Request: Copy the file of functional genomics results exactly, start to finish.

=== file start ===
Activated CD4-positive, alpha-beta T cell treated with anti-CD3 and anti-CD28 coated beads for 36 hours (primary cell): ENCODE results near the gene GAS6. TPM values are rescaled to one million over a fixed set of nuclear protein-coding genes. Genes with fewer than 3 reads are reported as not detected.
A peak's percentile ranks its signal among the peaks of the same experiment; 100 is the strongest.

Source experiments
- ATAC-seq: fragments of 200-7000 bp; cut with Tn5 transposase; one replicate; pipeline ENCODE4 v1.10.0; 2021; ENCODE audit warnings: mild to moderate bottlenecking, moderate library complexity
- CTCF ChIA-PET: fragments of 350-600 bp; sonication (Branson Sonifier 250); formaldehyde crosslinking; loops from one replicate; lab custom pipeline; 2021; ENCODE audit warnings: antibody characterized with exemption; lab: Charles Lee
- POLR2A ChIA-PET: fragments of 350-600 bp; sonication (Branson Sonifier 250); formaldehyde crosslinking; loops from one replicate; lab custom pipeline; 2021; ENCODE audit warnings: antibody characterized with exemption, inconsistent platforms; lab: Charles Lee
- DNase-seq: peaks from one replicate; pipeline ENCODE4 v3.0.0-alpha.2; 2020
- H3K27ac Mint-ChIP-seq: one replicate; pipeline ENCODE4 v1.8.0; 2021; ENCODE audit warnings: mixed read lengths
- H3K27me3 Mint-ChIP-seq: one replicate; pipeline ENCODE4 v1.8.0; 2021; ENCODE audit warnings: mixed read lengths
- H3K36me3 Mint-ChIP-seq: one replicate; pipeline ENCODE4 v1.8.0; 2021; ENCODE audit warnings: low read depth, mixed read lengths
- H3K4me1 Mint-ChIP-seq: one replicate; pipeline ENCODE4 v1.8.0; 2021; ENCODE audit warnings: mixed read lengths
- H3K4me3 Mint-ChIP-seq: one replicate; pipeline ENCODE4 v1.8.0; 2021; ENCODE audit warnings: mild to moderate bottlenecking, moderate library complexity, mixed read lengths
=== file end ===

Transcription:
Activated CD4-positive, alpha-beta T cell treated with anti-CD3 and anti-CD28 coated beads for 36 hours (primary cell): ENCODE results near the gene GAS6. TPM values are rescaled to one million over a fixed set of nuclear protein-coding genes. Genes with fewer than 3 reads are reported as not detected.
A peak's percentile ranks its signal among the peaks of the same experiment; 100 is the strongest.

Source experiments
- ATAC-seq: fragments of 200-7000 bp; cut with Tn5 transposase; one replicate; pipeline ENCODE4 v1.10.0; 2021; ENCODE audit warnings: mild to moderate bottlenecking, moderate library complexity
- CTCF ChIA-PET: fragments of 350-600 bp; sonication (Branson Sonifier 250); formaldehyde crosslinking; loops from one replicate; lab custom pipeline; 2021; ENCODE audit warnings: antibody characterized with exemption; lab: Charles Lee
- POLR2A ChIA-PET: fragments of 350-600 bp; sonication (Branson Sonifier 250); formaldehyde crosslinking; loops from one replicate; lab custom pipeline; 2021; ENCODE audit warnings: antibody characterized with exemption, inconsistent platforms; lab: Charles Lee
- DNase-seq: peaks from one replicate; pipeline ENCODE4 v3.0.0-alpha.2; 2020
- H3K27ac Mint-ChIP-seq: one replicate; pipeline ENCODE4 v1.8.0; 2021; ENCODE audit warnings: mixed read lengths
- H3K27me3 Mint-ChIP-seq: one replicate; pipeline ENCODE4 v1.8.0; 2021; ENCODE audit warnings: mixed read lengths
- H3K36me3 Mint-ChIP-seq: one replicate; pipeline ENCODE4 v1.8.0; 2021; ENCODE audit warnings: low read depth, mixed read lengths
- H3K4me1 Mint-ChIP-seq: one replicate; pipeline ENCODE4 v1.8.0; 2021; ENCODE audit warnings: mixed read lengths
- H3K4me3 Mint-ChIP-seq: one replicate; pipeline ENCODE4 v1.8.0; 2021; ENCODE audit warnings: mild to moderate bottlenecking, moderate library complexity, mixed read lengths